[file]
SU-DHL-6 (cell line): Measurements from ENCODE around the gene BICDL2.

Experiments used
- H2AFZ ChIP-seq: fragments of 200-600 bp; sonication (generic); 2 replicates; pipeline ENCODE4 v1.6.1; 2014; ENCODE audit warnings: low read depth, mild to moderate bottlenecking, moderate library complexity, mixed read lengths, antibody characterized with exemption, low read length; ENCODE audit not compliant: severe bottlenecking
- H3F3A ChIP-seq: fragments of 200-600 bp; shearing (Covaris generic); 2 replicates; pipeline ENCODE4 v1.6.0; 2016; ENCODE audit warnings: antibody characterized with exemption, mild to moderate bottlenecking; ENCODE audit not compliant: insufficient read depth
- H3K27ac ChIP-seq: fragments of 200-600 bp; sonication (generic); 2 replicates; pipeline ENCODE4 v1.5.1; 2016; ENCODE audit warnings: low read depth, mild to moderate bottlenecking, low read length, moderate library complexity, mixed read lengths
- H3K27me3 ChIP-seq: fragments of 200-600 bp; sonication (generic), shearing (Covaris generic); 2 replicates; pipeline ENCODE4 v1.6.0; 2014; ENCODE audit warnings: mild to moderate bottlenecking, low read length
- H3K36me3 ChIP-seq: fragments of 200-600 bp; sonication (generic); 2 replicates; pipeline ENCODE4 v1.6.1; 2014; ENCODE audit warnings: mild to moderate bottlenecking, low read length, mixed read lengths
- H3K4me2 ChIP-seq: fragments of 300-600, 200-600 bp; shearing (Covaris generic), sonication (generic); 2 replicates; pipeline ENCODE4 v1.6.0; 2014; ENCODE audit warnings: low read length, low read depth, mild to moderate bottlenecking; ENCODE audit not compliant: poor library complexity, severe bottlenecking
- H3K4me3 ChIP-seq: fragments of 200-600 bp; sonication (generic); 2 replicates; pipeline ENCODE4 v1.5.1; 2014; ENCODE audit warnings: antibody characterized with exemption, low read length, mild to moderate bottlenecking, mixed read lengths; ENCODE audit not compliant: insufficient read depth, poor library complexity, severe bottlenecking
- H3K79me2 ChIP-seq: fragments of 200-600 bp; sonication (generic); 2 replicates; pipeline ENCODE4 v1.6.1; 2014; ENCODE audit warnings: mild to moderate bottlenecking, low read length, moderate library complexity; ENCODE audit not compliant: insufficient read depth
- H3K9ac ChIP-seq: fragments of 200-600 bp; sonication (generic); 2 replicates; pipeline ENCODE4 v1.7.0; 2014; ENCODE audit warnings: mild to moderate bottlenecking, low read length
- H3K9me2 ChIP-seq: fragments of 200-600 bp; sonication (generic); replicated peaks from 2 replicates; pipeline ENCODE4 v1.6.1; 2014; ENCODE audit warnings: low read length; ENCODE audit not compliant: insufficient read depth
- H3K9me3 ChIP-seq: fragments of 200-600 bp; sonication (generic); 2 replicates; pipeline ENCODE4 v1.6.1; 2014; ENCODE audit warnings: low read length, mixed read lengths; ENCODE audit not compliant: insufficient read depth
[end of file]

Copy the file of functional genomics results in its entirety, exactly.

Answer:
SU-DHL-6 (cell line): Measurements from ENCODE around the gene BICDL2.

Experiments used
- H2AFZ ChIP-seq: fragments of 200-600 bp; sonication (generic); 2 replicates; pipeline ENCODE4 v1.6.1; 2014; ENCODE audit warnings: low read depth, mild to moderate bottlenecking, moderate library complexity, mixed read lengths, antibody characterized with exemption, low read length; ENCODE audit not compliant: severe bottlenecking
- H3F3A ChIP-seq: fragments of 200-600 bp; shearing (Covaris generic); 2 replicates; pipeline ENCODE4 v1.6.0; 2016; ENCODE audit warnings: antibody characterized with exemption, mild to moderate bottlenecking; ENCODE audit not compliant: insufficient read depth
- H3K27ac ChIP-seq: fragments of 200-600 bp; sonication (generic); 2 replicates; pipeline ENCODE4 v1.5.1; 2016; ENCODE audit warnings: low read depth, mild to moderate bottlenecking, low read length, moderate library complexity, mixed read lengths
- H3K27me3 ChIP-seq: fragments of 200-600 bp; sonication (generic), shearing (Covaris generic); 2 replicates; pipeline ENCODE4 v1.6.0; 2014; ENCODE audit warnings: mild to moderate bottlenecking, low read length
- H3K36me3 ChIP-seq: fragments of 200-600 bp; sonication (generic); 2 replicates; pipeline ENCODE4 v1.6.1; 2014; ENCODE audit warnings: mild to moderate bottlenecking, low read length, mixed read lengths
- H3K4me2 ChIP-seq: fragments of 300-600, 200-600 bp; shearing (Covaris generic), sonication (generic); 2 replicates; pipeline ENCODE4 v1.6.0; 2014; ENCODE audit warnings: low read length, low read depth, mild to moderate bottlenecking; ENCODE audit not compliant: poor library complexity, severe bottlenecking
- H3K4me3 ChIP-seq: fragments of 200-600 bp; sonication (generic); 2 replicates; pipeline ENCODE4 v1.5.1; 2014; ENCODE audit warnings: antibody characterized with exemption, low read length, mild to moderate bottlenecking, mixed read lengths; ENCODE audit not compliant: insufficient read depth, poor library complexity, severe bottlenecking
- H3K79me2 ChIP-seq: fragments of 200-600 bp; sonication (generic); 2 replicates; pipeline ENCODE4 v1.6.1; 2014; ENCODE audit warnings: mild to moderate bottlenecking, low read length, moderate library complexity; ENCODE audit not compliant: insufficient read depth
- H3K9ac ChIP-seq: fragments of 200-600 bp; sonication (generic); 2 replicates; pipeline ENCODE4 v1.7.0; 2014; ENCODE audit warnings: mild to moderate bottlenecking, low read length
- H3K9me2 ChIP-seq: fragments of 200-600 bp; sonication (generic); replicated peaks from 2 replicates; pipeline ENCODE4 v1.6.1; 2014; ENCODE audit warnings: low read length; ENCODE audit not compliant: insufficient read depth
- H3K9me3 ChIP-seq: fragments of 200-600 bp; sonication (generic); 2 replicates; pipeline ENCODE4 v1.6.1; 2014; ENCODE audit warnings: low read length, mixed read lengths; ENCODE audit not compliant: insufficient read depth